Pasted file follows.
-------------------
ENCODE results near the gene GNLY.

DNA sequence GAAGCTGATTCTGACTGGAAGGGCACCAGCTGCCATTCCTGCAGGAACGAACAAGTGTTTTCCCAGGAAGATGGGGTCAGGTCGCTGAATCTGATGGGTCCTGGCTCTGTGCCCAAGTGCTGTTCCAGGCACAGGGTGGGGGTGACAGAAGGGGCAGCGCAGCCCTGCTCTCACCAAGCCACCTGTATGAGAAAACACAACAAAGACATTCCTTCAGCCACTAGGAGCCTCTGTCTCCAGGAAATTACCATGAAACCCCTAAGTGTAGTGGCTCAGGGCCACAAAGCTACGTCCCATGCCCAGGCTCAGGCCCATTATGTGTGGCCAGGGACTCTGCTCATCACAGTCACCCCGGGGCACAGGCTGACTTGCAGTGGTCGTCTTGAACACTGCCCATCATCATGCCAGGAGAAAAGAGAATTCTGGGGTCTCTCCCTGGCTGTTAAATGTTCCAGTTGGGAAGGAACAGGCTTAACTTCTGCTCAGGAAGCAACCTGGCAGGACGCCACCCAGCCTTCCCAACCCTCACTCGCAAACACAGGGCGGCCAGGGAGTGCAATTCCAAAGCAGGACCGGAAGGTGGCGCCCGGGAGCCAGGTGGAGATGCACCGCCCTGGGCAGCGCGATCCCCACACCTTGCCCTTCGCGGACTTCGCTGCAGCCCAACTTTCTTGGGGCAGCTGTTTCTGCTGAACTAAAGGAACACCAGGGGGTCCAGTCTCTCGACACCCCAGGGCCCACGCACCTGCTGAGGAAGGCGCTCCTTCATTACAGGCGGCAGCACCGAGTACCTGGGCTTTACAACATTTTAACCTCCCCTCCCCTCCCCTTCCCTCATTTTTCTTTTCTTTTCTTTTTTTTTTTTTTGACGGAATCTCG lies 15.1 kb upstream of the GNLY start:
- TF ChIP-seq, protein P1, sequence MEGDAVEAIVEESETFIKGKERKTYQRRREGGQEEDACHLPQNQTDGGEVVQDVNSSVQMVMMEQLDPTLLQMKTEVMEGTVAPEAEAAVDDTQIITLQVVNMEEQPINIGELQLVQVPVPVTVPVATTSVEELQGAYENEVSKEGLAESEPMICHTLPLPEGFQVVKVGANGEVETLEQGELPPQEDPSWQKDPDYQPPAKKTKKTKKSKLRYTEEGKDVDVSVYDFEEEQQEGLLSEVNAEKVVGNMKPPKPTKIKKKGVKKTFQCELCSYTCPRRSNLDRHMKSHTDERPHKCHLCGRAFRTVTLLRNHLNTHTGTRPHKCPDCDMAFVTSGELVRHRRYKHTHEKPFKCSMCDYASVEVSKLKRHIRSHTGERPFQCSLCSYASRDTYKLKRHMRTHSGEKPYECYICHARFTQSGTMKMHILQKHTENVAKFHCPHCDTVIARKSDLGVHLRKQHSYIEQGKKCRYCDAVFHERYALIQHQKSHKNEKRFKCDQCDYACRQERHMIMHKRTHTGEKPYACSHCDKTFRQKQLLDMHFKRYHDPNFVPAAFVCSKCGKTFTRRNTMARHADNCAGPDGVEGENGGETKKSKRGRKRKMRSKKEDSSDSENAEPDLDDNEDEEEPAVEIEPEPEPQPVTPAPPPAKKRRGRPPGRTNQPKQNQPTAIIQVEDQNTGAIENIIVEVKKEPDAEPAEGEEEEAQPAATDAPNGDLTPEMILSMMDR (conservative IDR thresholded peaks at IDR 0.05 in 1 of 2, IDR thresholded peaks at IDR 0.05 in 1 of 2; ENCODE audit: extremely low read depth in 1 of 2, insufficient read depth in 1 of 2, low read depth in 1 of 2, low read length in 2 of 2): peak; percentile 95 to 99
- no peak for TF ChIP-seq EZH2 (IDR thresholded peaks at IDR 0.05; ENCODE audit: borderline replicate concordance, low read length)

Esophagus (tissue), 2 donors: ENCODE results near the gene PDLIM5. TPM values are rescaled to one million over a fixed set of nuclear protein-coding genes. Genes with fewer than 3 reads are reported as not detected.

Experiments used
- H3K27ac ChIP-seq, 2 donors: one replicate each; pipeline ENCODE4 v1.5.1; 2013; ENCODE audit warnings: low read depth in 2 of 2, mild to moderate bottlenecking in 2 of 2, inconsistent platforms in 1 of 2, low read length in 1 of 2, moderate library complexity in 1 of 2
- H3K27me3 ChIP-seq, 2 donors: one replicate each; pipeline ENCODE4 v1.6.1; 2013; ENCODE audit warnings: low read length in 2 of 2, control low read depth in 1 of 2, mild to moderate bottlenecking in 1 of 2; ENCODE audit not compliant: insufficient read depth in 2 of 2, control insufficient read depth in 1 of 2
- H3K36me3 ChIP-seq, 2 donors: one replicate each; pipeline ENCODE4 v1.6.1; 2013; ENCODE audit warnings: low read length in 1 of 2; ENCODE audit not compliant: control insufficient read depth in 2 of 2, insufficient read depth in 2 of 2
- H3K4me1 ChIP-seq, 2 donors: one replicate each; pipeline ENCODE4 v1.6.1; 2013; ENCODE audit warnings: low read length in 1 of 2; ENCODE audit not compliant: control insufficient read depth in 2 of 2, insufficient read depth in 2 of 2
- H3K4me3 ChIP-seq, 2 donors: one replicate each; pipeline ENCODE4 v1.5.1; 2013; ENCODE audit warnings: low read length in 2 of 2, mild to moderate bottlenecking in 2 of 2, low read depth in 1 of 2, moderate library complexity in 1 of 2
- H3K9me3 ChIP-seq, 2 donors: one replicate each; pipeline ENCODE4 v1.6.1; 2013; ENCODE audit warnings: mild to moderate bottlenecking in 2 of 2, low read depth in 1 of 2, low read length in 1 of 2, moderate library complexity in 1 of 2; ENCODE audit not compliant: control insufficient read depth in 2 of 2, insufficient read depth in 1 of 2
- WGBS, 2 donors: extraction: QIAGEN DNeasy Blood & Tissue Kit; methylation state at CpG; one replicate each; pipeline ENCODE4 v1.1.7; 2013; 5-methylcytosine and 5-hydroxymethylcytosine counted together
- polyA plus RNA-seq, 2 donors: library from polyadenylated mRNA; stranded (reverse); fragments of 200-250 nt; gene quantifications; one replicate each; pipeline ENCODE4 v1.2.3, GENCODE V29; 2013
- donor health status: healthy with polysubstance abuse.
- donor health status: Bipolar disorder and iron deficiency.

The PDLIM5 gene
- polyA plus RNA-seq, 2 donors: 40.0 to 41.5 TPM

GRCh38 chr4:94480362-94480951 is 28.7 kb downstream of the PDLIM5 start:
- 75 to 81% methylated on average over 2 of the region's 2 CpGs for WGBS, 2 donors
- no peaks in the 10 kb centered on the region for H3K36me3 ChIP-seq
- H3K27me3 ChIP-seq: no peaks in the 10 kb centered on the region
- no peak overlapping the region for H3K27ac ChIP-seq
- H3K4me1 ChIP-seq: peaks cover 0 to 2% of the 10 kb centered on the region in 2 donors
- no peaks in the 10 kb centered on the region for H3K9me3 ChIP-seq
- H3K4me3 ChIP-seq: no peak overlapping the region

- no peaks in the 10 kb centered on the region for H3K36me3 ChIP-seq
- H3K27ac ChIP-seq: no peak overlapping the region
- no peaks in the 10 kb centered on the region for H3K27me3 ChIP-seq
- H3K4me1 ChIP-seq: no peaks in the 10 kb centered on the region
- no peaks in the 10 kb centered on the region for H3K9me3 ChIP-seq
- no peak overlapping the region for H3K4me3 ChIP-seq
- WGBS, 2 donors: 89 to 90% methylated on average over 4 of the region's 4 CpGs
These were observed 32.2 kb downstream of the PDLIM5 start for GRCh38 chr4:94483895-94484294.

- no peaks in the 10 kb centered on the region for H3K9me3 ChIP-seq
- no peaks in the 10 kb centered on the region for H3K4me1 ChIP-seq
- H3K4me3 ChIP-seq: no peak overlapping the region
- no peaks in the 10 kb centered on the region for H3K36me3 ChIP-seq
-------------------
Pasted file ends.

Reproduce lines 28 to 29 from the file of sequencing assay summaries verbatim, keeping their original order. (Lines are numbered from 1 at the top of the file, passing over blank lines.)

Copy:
- H3K27ac ChIP-seq: no peak overlapping the region
- no peaks in the 10 kb centered on the region for H3K27me3 ChIP-seq